Just to make matters even worse… let’s go back to that Twainian reward – perhaps a coat is worth a little nookie… perhaps the snowstorm might win us a month of pampering, a PlayStation for our birthday (no hints, you know who I’m talking to…), perhaps even the catalyst creating a reaction sealing two elements together for the rest of their lives…

Whether these considerations are occurring unconsciously; that passionate part of our mind (fully in charge according to David Hume), dictating our actions before we have a chance to dwell too much on consequence, or whether like some Machiavellian creature, you are calculating these rewards and punishments, factoring them into your actions, using them in a shrewd fashion, isn’t really important… Some might suggest they are simply the separation of a more thoughtful human vs someone who acts more on impulse, or another way to describe it might be a clever person vs a stupid one, but most of us realise ‘cleverness’ isn’t a state of being, it’s just a particular set of experiences at a particular set of circumstances within a specific time.

There’s even more… I was born on a Monday and so raised a single child, my father had a very good job and worked a lot, my mother never worked and doted on me; I was always her treasure. I was conditioned from my earliest moments to think of myself as the most important thing in all creation – will I give away that coat, even for someone I love deeply, if I know it will be the end of me…? I was born on a Tuesday, and raised as the third of five children. My mother and father struggled to feed and cloth us, we watched as others always had more… they had better clothes, a bike, were bought a car on their seventeenth birthday, their father helped them get a job, helped pay for their first home, while I struggled to hold down a job… what do I think of myself…? Perhaps on the surface I’m bitter, but down beneath, swirling in that mass of conflicts we call our unconscious self? In that bitter snowstorm, with the one person who I love, for all my inadequacies, freezing to death, do I not willingly sacrifice my life for theirs and die happy[ish]?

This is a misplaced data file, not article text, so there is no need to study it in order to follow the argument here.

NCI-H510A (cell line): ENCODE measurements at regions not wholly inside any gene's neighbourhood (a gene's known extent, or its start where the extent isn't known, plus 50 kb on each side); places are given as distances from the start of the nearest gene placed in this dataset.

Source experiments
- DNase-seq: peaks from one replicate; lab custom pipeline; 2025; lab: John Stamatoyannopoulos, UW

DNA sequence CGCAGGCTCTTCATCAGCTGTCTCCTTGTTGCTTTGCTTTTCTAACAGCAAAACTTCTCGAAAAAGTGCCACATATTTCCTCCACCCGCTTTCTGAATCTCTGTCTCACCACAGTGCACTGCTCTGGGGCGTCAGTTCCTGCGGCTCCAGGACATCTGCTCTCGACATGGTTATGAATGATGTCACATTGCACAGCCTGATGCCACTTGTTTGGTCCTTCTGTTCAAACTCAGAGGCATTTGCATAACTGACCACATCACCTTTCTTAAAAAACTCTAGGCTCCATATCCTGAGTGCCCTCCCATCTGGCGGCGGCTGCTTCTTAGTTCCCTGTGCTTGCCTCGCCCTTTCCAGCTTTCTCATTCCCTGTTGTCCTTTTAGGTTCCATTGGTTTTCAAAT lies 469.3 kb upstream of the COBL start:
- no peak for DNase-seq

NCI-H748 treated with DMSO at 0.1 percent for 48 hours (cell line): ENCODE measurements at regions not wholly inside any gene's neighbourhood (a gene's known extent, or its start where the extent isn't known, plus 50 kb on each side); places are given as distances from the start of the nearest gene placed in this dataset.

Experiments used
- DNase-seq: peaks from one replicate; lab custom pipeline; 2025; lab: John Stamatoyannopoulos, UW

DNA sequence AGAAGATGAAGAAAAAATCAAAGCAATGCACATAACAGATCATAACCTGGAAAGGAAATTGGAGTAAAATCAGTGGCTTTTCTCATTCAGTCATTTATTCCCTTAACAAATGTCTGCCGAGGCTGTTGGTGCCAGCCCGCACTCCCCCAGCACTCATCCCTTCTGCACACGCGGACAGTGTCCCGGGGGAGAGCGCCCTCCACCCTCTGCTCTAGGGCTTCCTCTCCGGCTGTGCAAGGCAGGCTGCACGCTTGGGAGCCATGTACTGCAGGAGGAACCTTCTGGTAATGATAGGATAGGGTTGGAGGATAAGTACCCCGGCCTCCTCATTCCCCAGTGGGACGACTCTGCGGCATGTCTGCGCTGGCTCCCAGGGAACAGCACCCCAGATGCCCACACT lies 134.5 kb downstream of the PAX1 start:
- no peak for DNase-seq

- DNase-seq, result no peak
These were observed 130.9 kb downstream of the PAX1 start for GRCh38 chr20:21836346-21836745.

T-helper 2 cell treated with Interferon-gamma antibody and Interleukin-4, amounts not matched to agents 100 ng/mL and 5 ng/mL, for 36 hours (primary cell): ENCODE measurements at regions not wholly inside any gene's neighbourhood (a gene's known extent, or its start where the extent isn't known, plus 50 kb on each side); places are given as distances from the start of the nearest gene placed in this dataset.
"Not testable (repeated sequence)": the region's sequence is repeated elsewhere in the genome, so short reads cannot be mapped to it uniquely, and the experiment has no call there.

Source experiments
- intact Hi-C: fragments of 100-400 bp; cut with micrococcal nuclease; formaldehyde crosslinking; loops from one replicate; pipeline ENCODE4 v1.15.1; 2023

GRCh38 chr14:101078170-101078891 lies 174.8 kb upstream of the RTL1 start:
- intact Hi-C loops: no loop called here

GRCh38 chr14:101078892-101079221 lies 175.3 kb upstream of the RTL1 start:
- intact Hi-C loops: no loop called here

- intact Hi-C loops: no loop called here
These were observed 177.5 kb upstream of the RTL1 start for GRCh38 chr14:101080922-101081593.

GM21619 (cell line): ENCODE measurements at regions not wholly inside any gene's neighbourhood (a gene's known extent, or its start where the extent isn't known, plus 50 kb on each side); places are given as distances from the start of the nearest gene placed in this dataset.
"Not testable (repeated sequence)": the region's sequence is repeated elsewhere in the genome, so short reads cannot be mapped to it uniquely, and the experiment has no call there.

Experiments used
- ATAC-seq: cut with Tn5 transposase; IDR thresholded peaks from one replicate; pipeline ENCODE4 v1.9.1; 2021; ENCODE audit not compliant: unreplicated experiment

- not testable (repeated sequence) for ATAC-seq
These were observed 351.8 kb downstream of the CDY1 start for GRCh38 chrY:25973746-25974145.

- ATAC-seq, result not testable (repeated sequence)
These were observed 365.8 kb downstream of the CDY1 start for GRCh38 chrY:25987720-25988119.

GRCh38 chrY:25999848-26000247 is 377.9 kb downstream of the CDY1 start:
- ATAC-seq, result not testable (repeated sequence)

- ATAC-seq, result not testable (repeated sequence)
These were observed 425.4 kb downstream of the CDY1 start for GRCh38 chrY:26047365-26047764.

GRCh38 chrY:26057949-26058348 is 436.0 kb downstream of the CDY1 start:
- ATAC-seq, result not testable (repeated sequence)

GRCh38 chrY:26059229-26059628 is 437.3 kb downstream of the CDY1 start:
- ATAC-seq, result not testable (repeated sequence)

Am I suggesting suffering makes you a better person…?

Indeed I am… but not really in the way I just described above – both are still living that Twainian template, simply following through their conditioning to the ultimate end – those Freudian, Pain and Pleasure Principles simplifying our actions to a few words and a simple understanding. My understanding of encountering suffering and joy in others is related to empathy, and empathy can only come from experience. Simply put – if I have never been really hungry, I can never feel sorry for someone who is really hungry, and if I have never really rejoiced, I can never celebrate when I see someone else rejoice.